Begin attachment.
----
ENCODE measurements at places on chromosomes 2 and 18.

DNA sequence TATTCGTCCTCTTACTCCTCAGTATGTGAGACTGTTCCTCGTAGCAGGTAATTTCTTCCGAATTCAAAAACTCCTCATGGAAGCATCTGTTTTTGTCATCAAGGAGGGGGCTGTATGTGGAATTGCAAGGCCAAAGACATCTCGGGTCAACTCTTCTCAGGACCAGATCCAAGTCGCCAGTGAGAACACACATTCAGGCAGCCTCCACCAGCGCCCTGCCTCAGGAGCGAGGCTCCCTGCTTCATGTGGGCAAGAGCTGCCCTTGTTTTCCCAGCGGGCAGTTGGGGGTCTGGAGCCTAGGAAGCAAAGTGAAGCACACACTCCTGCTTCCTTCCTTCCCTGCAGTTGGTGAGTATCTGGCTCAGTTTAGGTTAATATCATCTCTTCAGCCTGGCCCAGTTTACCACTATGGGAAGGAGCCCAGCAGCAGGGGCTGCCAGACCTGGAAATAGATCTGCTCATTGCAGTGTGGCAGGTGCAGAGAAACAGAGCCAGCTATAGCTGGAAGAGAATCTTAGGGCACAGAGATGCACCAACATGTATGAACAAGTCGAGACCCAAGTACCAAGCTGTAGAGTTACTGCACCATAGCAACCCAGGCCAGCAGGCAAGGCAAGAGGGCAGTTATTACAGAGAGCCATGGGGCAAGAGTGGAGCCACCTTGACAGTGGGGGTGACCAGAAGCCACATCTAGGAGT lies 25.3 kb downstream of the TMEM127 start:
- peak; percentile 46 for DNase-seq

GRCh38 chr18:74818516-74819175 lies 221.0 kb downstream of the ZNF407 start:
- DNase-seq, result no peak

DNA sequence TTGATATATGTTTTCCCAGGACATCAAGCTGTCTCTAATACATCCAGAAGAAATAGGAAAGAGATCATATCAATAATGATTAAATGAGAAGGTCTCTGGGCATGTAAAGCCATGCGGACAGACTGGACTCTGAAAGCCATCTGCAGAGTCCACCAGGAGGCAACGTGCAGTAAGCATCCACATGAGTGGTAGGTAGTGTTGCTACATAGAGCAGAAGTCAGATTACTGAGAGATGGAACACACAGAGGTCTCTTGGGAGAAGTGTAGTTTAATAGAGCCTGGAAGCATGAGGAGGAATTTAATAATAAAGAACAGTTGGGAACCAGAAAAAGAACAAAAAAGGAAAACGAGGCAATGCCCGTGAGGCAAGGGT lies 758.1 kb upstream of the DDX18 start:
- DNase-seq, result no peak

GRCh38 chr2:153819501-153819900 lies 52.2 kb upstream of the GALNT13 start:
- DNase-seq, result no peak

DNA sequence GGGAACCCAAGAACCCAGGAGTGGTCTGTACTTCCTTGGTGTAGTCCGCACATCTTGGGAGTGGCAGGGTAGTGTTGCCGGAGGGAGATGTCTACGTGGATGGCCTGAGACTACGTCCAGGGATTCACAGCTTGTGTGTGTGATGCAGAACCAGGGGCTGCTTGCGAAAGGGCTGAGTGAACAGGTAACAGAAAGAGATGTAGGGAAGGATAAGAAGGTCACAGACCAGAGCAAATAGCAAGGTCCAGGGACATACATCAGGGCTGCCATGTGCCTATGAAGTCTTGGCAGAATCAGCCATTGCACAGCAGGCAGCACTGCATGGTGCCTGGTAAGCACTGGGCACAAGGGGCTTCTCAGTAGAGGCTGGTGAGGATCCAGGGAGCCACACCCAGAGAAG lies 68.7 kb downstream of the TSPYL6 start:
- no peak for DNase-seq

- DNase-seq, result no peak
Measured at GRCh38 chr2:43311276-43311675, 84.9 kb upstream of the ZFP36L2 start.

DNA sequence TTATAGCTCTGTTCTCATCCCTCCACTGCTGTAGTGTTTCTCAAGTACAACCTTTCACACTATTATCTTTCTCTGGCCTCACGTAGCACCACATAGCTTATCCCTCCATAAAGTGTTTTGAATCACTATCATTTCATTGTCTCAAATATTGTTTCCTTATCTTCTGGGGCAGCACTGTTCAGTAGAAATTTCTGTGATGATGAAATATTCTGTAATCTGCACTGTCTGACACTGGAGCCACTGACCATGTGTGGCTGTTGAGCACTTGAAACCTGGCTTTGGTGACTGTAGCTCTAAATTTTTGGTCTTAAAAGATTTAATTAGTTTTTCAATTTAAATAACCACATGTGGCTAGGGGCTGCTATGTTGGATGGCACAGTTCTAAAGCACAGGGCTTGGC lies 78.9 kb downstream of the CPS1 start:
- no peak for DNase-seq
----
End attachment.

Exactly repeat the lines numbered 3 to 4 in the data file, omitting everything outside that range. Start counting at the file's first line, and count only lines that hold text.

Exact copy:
- peak; percentile 46 for DNase-seq

GRCh38 chr18:74818516-74819175 lies 221.0 kb downstream of the ZNF407 start: